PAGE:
There’s a fun article on the BBC website titled ‘How do opinion polls work?’, January 2016, which begins, hilariously: ‘The 2015 general election result took political pollsters by surprise and a of experts panel has now said that, put simply, their predictions were wrong because they spoke to the wrong people.’(I wasn’t among the wrong people, by the way; I’ve never been polled in my life. Maybe they just make it all up and take the money.) Which implies that the pollsters just got in with the wrong crowd, as any intelligent teenager does. And implies that the pollsters, though they may be experts – people pay them, they make a living from this – are always going to be ?smaller experts than the bigger experts, this other ‘panel of experts’: who they, and who pays them?

It’s fun, that BBC article, because it includes sentences such as: ‘Tory voters in general are also said by pollsters to be more likely to put the phone down [Ed: but how do they know the phone-slammers are Tory if they can’t even ask them?] or be ex-directory, and less likely to answer the door.’ Because the person knocking on the door might be one of those ex-offenders who want sell you severely overpriced tea-towels? But the knocking-on-the-door may be delivery of that thing you’ve ordered off the net, that thing that will make your life a little smarter ... And you sign with a scriggle on their pad. Dilemma. Tory dilemma.

Just open the door, ffs.

Polls are not cheap; someone is paying; who?; there’s very little transparency on this, or on their methodology. Meanwhile, the polls (‘What do you want to be when you grow up?’ A pollster?) do influence how people vote. People, on the whole, follow other people. That's the only reason why polls are even vaguely interesting, and then not. They were why Cameron took in the EU referendum to get elected, and then had to resign. They were why May called this election. The polls work in mysterious ways.

Tuesday, 23 May 2017

Fierce and beautiful world

I wrote most of this post last night, shortly before the unspeakable mass murder in Manchester of young people “without any protection against all the sudden, hostile forces loose in our fierce and beautiful world” (Andrei Platonov), and today I couldn’t decide whether to post it. The juxtaposition of joy and horror is not to be borne. I’m posting it.

On the wall in Ken Garland’s house there’s a black-and-white photograph of some people sitting around a table in the middle of a field on a summer day – I’ve no idea who the people are or how they or the food and the wine and the tablecloth came to the table, or how the table itself got to the middle of the field, but when I first happened to glance at that photo I immediately recognised what it was showing. It’s a picture of heaven.

Last Sunday, something too close for comfort. I went into town to meet David Collard in Holborn, where we were going to pick up his wife and go back to his home for lunch. David called his wife: she’d finished her work early, we’d meet her in the pub. The pub was the Seven Stars, also known as Roxy’s, in Carey Street, and there – no? really? – was Christopher Reid. Well, Christopher likes a good pub, so not a total surprise. An hour before, on the Tube on the way into town from Shepherds Bush, I’d been sitting next to the one vacant seat in the carriage and Nicholas Lezard had dropped into that seat – these things happen. Oh, hold on – there is Lezard again, in the pub. And Lara Pawson. And Will Eaves. And Patrick Mackie and Nancy Gaffield and Nicky Singer and Julian Stannard and Tony Lurcock and Tony White and Gabriel Josipovici and Alba Arikha and Stephen Knight and David Henningham and who … this is Paulette Jonguitud, who I have not met before but who has come from Mexico to be here today. As one might catch a bus to see a friend down the road. And it was a sunny day in May and there was a feast, plate upon plate of home-cooked food, and wine, and though it said 'No pudding' on the proper printed menu (with its list of all CBe titles and its quotation from Stendhal) there was of course a cake, a Lara-cake. And over the course of the afternoon, Cécile, Natalia, Michael, Houman, others …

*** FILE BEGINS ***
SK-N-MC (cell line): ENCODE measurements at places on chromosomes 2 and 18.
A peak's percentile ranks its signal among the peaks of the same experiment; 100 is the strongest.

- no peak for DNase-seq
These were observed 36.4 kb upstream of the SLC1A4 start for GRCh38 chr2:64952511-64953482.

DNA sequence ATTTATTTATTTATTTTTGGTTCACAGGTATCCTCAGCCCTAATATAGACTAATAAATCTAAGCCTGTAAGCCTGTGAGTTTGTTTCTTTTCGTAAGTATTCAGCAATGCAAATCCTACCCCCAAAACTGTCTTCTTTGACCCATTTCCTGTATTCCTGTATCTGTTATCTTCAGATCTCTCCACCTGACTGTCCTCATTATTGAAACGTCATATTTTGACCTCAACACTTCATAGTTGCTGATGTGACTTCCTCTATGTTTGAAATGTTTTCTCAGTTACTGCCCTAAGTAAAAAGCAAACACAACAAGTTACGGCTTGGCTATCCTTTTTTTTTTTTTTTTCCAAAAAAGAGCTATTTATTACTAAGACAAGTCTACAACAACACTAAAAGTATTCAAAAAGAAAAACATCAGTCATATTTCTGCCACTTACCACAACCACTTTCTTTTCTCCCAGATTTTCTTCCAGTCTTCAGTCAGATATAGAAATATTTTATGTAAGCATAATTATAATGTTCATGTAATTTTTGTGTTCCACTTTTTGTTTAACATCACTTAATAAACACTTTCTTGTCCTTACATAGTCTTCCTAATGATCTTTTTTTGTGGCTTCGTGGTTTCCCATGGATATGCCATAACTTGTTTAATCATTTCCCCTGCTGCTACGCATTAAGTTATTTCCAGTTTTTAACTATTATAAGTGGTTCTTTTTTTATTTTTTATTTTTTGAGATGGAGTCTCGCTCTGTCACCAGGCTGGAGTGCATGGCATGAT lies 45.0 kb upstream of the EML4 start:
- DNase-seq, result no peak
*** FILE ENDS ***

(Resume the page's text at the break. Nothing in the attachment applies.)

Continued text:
In the New Statesman this week, which happens to feature a poem by Patrick Mackie ('A nasty, grotesque, impatient year ended,/ and the new one will be bitter, tired,/ opaque'), there’s a photo of a unicorn. Very, very rare, and bringing all the elements together in conditions of secrecy takes months of planning, but they do exist.

Two years ago Matthew Siegel (San Francisco) came over from the US and he and I and May-Lan Tan (born Hong Kong, then US before London, currently Berlin) took a bus to Oxford, where Matthew was going to read, and we walked around and went to a pub before the reading and he pretty well wept for strange joy, then me too. And here’s a photo from a few years back of Miha Mazzini (Slovenia) and Beverley Bie Brahic (California/Paris) in that tiny bookshop-in-a-greenhouse that used to be in Wapping:



A number of other CBe writers were unable to gather round the table on Sunday – Fergus Allen, Nina Bogin, Andrew Elliott, Todd McEwen, J. O. Morgan, D. Nurkse (but he’ll be over from Brooklyn at the end of this week and reading at the Troubadour on Monday), Dan O’Brien, Wiesiek Powaga, Marjorie-Ann Watts, Diane Williams – but actually they were there (and others too who, though not published by CBe, are part of the gang) in the form of words or drawings assembled in a box-of-a-book (like a custom-made Anne Carson) designed and made by the Henningham Family Press:



What’s been going on for the past few years has been partly to do with books but mainly to do with a group of people finding one another out and bringing one another to the table. Christopher (who is a very good finder indeed) found Beverley who found Paulette; Gabriel and Nina found Kristof, who was also found by May-Lan, a finding which led to me finding her, and May-Lan found Matthew and Diane, or was that the other way round, and there are many more of these links. I understand this, and I don’t understand it at all. There was Sunday, and then there was Monday.